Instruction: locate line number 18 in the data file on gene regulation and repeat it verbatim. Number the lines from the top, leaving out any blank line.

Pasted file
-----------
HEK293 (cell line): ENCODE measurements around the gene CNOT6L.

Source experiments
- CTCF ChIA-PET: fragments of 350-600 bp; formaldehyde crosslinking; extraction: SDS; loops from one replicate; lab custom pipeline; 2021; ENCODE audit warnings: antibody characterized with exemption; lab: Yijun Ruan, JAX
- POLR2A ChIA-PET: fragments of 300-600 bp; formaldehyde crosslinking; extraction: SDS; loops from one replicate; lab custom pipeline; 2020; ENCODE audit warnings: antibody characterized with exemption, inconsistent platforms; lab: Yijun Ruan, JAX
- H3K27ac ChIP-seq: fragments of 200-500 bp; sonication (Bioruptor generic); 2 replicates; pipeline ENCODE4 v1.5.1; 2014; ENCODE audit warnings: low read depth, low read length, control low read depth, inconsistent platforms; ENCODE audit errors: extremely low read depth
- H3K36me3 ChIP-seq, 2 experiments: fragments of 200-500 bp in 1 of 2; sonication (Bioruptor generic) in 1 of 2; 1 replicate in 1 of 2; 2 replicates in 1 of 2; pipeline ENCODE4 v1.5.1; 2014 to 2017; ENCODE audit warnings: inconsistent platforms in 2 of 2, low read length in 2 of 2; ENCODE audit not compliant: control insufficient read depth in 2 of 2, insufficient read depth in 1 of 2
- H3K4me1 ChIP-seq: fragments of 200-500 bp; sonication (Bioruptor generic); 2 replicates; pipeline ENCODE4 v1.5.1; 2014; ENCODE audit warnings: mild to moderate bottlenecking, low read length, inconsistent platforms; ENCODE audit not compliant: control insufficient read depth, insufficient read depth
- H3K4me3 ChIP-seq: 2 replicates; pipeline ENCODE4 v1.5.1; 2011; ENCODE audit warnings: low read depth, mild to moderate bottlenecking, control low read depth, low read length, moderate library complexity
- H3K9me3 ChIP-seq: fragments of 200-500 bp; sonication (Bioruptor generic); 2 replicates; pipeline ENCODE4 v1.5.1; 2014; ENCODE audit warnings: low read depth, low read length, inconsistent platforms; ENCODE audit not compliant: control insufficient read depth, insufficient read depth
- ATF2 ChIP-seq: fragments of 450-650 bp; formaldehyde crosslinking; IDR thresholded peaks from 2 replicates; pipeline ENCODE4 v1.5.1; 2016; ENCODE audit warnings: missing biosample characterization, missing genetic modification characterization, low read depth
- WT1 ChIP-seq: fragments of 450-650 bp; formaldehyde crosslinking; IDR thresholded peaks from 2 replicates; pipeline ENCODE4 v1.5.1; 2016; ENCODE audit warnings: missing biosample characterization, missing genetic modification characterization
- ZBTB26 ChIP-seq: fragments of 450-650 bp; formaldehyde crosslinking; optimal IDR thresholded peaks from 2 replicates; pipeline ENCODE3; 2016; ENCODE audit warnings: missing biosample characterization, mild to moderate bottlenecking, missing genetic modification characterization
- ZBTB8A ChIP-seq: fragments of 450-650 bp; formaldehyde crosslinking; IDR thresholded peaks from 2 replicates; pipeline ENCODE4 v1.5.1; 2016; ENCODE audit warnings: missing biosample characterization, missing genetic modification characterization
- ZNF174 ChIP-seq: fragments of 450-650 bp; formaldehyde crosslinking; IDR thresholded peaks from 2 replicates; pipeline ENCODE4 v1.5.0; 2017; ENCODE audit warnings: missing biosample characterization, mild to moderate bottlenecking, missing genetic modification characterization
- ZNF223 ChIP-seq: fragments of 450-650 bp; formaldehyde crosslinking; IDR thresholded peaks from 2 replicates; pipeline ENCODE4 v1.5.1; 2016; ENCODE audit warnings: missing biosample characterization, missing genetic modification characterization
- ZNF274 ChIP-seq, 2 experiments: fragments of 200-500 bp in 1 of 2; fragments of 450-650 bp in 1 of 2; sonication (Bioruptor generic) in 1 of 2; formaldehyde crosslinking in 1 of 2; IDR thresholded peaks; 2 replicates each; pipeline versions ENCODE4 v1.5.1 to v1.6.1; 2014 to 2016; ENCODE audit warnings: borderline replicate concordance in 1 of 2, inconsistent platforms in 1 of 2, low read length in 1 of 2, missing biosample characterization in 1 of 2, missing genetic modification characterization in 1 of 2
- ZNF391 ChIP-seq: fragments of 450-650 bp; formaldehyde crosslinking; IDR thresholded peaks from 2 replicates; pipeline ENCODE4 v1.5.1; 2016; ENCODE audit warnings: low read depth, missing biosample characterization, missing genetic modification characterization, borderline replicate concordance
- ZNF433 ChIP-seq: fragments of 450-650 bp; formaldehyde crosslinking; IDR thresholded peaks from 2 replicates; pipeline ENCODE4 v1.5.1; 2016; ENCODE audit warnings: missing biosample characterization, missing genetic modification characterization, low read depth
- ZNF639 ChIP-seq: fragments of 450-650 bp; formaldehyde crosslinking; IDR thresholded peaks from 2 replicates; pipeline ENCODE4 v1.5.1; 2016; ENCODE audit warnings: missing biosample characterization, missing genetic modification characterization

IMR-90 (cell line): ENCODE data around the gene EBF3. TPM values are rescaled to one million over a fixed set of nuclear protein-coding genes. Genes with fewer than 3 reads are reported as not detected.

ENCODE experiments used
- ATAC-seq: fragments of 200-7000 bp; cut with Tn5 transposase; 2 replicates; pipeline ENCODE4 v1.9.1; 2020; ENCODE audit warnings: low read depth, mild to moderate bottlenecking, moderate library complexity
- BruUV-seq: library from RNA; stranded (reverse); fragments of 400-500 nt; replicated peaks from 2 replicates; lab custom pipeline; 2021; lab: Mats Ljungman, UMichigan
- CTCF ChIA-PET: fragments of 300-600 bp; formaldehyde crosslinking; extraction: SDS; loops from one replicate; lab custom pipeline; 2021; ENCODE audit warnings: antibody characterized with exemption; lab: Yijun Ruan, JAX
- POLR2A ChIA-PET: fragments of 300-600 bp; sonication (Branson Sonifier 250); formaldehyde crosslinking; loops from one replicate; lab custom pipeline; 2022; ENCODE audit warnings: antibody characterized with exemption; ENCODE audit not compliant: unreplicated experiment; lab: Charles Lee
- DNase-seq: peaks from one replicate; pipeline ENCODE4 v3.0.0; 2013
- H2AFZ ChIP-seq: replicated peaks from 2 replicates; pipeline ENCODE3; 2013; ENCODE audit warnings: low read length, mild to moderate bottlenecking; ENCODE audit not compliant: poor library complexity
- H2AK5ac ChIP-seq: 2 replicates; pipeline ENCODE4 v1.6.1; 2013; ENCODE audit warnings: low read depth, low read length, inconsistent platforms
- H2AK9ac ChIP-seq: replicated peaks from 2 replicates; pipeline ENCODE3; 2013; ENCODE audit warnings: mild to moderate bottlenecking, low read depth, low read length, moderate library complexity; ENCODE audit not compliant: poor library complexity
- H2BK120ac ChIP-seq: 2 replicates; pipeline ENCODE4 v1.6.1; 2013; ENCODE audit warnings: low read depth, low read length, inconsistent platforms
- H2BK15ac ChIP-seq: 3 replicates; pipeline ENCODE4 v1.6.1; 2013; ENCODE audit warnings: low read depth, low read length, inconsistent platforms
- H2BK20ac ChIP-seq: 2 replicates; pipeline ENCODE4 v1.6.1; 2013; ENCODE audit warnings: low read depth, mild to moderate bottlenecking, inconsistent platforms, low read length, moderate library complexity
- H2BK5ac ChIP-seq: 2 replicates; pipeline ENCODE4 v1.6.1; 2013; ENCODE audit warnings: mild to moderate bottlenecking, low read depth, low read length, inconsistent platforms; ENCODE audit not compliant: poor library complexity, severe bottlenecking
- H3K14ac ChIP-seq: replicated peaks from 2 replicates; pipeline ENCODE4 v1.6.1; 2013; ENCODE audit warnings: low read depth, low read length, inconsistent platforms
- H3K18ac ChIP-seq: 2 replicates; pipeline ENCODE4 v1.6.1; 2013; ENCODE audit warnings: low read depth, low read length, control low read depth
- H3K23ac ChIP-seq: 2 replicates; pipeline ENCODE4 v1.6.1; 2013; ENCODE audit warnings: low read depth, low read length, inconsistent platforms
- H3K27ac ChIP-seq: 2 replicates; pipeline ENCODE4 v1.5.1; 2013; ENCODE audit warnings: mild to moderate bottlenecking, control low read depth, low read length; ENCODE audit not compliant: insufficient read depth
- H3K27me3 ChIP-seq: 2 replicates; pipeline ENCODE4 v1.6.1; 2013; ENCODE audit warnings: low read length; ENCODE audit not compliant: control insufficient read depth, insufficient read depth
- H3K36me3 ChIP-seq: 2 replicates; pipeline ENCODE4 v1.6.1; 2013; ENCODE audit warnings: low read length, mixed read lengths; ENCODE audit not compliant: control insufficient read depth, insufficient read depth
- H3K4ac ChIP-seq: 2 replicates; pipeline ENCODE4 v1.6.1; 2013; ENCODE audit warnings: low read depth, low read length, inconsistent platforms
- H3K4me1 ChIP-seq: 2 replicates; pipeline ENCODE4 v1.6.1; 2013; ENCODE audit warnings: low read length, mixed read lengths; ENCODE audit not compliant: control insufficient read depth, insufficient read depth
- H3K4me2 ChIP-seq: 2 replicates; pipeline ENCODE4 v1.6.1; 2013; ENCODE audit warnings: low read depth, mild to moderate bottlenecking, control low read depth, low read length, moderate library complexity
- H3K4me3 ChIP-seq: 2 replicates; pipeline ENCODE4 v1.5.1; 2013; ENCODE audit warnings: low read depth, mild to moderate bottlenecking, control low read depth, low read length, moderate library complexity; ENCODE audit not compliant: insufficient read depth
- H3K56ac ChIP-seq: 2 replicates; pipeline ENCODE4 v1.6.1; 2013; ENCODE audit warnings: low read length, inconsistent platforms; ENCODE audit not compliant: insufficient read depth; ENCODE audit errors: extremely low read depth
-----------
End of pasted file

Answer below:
- ZNF433 ChIP-seq: fragments of 450-650 bp; formaldehyde crosslinking; IDR thresholded peaks from 2 replicates; pipeline ENCODE4 v1.5.1; 2016; ENCODE audit warnings: missing biosample characterization, missing genetic modification characterization, low read depth